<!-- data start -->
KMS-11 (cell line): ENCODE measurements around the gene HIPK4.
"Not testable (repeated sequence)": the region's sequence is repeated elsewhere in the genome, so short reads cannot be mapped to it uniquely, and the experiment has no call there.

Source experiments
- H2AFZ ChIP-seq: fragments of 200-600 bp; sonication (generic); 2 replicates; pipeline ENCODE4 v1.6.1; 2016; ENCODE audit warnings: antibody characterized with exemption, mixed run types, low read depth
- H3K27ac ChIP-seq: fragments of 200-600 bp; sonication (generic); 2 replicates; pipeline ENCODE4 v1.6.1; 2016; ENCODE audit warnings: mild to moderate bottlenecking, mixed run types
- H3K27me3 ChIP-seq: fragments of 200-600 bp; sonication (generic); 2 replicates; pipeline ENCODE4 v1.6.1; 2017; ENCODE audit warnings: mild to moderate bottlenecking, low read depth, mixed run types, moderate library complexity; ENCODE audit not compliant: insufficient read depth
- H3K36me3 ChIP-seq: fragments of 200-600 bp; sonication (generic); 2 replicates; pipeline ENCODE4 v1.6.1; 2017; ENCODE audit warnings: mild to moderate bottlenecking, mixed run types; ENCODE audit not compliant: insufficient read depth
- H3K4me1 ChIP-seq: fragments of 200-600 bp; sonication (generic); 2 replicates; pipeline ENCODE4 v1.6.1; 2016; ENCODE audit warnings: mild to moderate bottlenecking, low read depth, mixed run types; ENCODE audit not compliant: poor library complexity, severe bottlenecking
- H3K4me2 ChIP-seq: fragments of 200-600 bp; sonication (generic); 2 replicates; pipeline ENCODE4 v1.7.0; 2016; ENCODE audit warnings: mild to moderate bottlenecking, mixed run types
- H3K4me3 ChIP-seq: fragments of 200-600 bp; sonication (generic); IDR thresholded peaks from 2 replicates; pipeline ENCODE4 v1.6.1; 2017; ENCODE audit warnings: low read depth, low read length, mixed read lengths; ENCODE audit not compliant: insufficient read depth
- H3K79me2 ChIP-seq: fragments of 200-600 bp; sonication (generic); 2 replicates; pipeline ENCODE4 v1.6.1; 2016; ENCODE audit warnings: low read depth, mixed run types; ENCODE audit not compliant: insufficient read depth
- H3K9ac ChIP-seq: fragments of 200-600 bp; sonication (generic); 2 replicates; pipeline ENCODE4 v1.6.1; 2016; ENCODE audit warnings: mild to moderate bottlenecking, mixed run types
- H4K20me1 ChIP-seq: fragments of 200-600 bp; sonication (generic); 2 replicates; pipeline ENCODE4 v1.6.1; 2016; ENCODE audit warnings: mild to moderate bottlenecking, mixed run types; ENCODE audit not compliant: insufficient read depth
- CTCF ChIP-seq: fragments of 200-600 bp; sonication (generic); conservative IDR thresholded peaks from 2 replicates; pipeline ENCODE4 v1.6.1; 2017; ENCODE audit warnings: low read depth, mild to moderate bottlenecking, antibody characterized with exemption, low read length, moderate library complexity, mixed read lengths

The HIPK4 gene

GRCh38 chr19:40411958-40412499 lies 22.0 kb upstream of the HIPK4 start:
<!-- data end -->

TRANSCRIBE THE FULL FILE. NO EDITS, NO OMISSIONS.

KMS-11 (cell line): ENCODE measurements around the gene HIPK4.
"Not testable (repeated sequence)": the region's sequence is repeated elsewhere in the genome, so short reads cannot be mapped to it uniquely, and the experiment has no call there.

Source experiments
- H2AFZ ChIP-seq: fragments of 200-600 bp; sonication (generic); 2 replicates; pipeline ENCODE4 v1.6.1; 2016; ENCODE audit warnings: antibody characterized with exemption, mixed run types, low read depth
- H3K27ac ChIP-seq: fragments of 200-600 bp; sonication (generic); 2 replicates; pipeline ENCODE4 v1.6.1; 2016; ENCODE audit warnings: mild to moderate bottlenecking, mixed run types
- H3K27me3 ChIP-seq: fragments of 200-600 bp; sonication (generic); 2 replicates; pipeline ENCODE4 v1.6.1; 2017; ENCODE audit warnings: mild to moderate bottlenecking, low read depth, mixed run types, moderate library complexity; ENCODE audit not compliant: insufficient read depth
- H3K36me3 ChIP-seq: fragments of 200-600 bp; sonication (generic); 2 replicates; pipeline ENCODE4 v1.6.1; 2017; ENCODE audit warnings: mild to moderate bottlenecking, mixed run types; ENCODE audit not compliant: insufficient read depth
- H3K4me1 ChIP-seq: fragments of 200-600 bp; sonication (generic); 2 replicates; pipeline ENCODE4 v1.6.1; 2016; ENCODE audit warnings: mild to moderate bottlenecking, low read depth, mixed run types; ENCODE audit not compliant: poor library complexity, severe bottlenecking
- H3K4me2 ChIP-seq: fragments of 200-600 bp; sonication (generic); 2 replicates; pipeline ENCODE4 v1.7.0; 2016; ENCODE audit warnings: mild to moderate bottlenecking, mixed run types
- H3K4me3 ChIP-seq: fragments of 200-600 bp; sonication (generic); IDR thresholded peaks from 2 replicates; pipeline ENCODE4 v1.6.1; 2017; ENCODE audit warnings: low read depth, low read length, mixed read lengths; ENCODE audit not compliant: insufficient read depth
- H3K79me2 ChIP-seq: fragments of 200-600 bp; sonication (generic); 2 replicates; pipeline ENCODE4 v1.6.1; 2016; ENCODE audit warnings: low read depth, mixed run types; ENCODE audit not compliant: insufficient read depth
- H3K9ac ChIP-seq: fragments of 200-600 bp; sonication (generic); 2 replicates; pipeline ENCODE4 v1.6.1; 2016; ENCODE audit warnings: mild to moderate bottlenecking, mixed run types
- H4K20me1 ChIP-seq: fragments of 200-600 bp; sonication (generic); 2 replicates; pipeline ENCODE4 v1.6.1; 2016; ENCODE audit warnings: mild to moderate bottlenecking, mixed run types; ENCODE audit not compliant: insufficient read depth
- CTCF ChIP-seq: fragments of 200-600 bp; sonication (generic); conservative IDR thresholded peaks from 2 replicates; pipeline ENCODE4 v1.6.1; 2017; ENCODE audit warnings: low read depth, mild to moderate bottlenecking, antibody characterized with exemption, low read length, moderate library complexity, mixed read lengths

The HIPK4 gene

GRCh38 chr19:40411958-40412499 lies 22.0 kb upstream of the HIPK4 start: